Hello All,

I have just rebuilt openmpi-1.4-3 on our cluster, and I see this error:

It looks like MPI_INIT failed for some reason; your parallel process is
likely to abort.  There are many reasons that a parallel process can
fail during MPI_INIT; some of which are due to configuration or environment
problems.  This failure appears to be an internal failure; here's some
additional information (which may only be relevant to an Open MPI

  orte_grpcomm_modex failed
  --> Returned "Data unpack would read past end of buffer" (-26) instead of "Success" (0)
mpirun noticed that process rank 0 with PID 25633 on node tik40x exited on signal 27 (Profiling timer expired).

[tik40x:25626] [[29400,0],0] odls:default:fork binding child [[29400,1],0] to slot_list 0:0
[tik40x:25633] [[29400,1],0] ORTE_ERROR_LOG: Data unpack would read past end of buffer in file grpcomm_bad_module.c at line 535
*** The MPI_Init() function was called before MPI_INIT was invoked.
*** This is disallowed by the MPI standard.
*** Your MPI job will now abort.
[tik40x:25633] Abort before MPI_INIT completed successfully; not able to guarantee that all other processes were killed!

I had already tested this application prior to rebuilding openmpi (same version, but without thread support), and it was running well.

I have some discussions on this error in the forum, but I am not getting any useful pointers.

Has anyone else also seen this error?


Devendra Rai

From: German Hoecht <german.hoecht@googlemail.com>
To: Open MPI Users <users@open-mpi.org>; Rob Latham <robl@mcs.anl.gov>
Sent: Wednesday, 28 September 2011, 10:09
Subject: Re: [OMPI users] maximum size for read buffer in MPI_File_read/write

Hi Rob,

thanks for your comments. I understand that it's most probably not worth
the effort to find the actual reason.

Because I have to deal with very large files I preferred using
"std::numeric_limits<int>::max()" rather than a hard-coded value
to split the read in case an IO request exceeds this amount. (This is
not the usual case but can happen.)

So your advice to use a max IO buffer of 1GB is quite precious.

To be honest, I did not do the check before we observed strange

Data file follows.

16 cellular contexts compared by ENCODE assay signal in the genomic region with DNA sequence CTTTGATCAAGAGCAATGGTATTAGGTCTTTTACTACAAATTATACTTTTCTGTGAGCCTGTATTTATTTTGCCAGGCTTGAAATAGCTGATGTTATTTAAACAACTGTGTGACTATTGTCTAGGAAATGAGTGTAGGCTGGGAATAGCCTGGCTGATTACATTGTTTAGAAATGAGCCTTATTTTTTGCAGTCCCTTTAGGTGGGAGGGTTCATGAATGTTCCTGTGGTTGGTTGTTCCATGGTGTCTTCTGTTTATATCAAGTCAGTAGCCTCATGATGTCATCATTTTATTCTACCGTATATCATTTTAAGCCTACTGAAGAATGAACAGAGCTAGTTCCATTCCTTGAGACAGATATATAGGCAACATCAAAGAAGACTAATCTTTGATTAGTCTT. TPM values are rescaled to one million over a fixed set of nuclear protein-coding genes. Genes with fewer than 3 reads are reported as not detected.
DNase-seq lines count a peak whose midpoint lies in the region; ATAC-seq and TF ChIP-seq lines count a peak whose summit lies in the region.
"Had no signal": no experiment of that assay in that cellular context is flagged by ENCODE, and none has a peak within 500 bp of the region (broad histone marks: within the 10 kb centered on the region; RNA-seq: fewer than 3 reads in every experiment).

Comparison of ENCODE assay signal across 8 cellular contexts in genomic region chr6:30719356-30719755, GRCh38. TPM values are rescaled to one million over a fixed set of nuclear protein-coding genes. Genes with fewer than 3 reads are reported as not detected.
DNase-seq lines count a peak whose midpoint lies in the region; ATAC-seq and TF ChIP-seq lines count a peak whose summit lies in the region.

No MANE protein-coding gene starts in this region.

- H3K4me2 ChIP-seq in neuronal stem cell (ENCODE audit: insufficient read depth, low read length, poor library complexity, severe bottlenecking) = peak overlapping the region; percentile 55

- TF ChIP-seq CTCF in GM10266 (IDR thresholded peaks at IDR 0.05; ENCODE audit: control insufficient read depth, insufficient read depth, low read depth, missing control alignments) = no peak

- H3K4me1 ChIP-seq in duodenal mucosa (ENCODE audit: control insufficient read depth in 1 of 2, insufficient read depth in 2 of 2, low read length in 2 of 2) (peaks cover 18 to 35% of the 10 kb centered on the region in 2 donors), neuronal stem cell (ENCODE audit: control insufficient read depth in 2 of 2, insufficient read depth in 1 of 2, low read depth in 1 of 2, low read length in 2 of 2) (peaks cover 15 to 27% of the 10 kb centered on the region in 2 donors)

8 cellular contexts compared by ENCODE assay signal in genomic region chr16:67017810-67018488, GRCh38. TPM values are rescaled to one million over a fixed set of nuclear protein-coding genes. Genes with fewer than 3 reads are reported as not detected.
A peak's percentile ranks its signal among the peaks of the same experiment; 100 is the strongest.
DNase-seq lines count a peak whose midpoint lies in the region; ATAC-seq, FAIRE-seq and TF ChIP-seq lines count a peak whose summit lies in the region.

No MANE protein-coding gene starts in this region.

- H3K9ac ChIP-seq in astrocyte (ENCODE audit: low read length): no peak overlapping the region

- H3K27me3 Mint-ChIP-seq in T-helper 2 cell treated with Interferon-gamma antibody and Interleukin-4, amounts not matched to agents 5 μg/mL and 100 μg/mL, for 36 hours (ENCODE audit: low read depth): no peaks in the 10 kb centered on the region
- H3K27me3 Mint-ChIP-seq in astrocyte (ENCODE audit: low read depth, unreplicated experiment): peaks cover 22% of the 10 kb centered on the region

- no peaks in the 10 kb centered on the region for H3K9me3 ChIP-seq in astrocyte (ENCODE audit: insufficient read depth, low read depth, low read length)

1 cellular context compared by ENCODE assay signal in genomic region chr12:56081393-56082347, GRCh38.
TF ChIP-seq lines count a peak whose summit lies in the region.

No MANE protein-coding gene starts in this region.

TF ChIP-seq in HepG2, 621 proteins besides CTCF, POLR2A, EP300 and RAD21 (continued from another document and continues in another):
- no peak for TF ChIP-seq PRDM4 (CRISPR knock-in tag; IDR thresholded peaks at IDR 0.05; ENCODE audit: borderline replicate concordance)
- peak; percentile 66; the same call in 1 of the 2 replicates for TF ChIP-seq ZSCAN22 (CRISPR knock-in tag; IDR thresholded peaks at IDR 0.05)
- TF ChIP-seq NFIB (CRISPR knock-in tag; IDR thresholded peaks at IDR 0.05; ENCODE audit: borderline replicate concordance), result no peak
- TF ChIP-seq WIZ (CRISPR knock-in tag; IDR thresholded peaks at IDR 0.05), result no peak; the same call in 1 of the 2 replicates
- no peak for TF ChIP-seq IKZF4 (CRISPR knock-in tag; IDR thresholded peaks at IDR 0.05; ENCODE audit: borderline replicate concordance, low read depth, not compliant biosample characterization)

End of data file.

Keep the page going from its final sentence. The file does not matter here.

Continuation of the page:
numbers... Usually, MPI/ROMIO read/write functions are very stable, the
concerned code has read several Terabytes in the meanwhile.

Best regards,

On 09/27/2011 10:01 PM, Rob Latham wrote:
> On Thu, Sep 22, 2011 at 11:37:10PM +0200, German Hoecht wrote:
>> Hello,
>> MPI_File_read/write functions uses  an integer to specify the size of
>> the buffer, for instance:
>> int MPI_File_read(MPI_File fh, void *buf, int count, MPI_Datatype
>> datatype, MPI_Status *status)
>> with:
>> count    Number of elements in buffer (integer).
>> datatype  Data type of each buffer element (handle).
>> However, using the maximum value of 32 bytes integers:
>> count = 2^31-1 = 2147483647 (and datatype = MPI_BYTE)
>> MPI_file_read only reads  2^31-2^12 = 2147479552 bytes.
>> This means that 4095 bytes are ignored.
>> I am not aware of this specific limit for integers in (Open) MPI
>> function calls. Is this supposed to be correct?
> Hi.  I'm the ROMIO maintainer.  OpenMPI more or less rolls up ROMIO
> into OpenMPI, so any problems with the MPI_File_* routines is in my
> lap, not OpenMPI.
> I'll be honest with you: i've not given any thought to just how big
> the biggest request could be.  The independent routines, especially
> with a simple type like MPI_BYTE, are going to almost immediately call
> the underlying posix read() or write() call.
> I can confirm the behavior you observe with your test program.
> Thanks much for providing one.  I'll dig around but I cannot think of
> something in ROMIO that would ignore these 4095 bytes.  I do think
> it's legal by the letter of the standard to read or write less than
> requested.  "Upon completion, the amount of data accessed by the
> calling process is returned in a status." 
> Bravo to you for actually checking return values and the status.  I
> don't think many non-library codes do that :>
> I should at least be able to explain the behavior, so I'll dig a bit.
> in general, if you plot "i/o performance vs blocksize", every file
> system tops out around several tens of megabytes.  So, we have given
> the advice to just split up this nearly 2 gb request into several 1 gb
> requests. 
> ==rob

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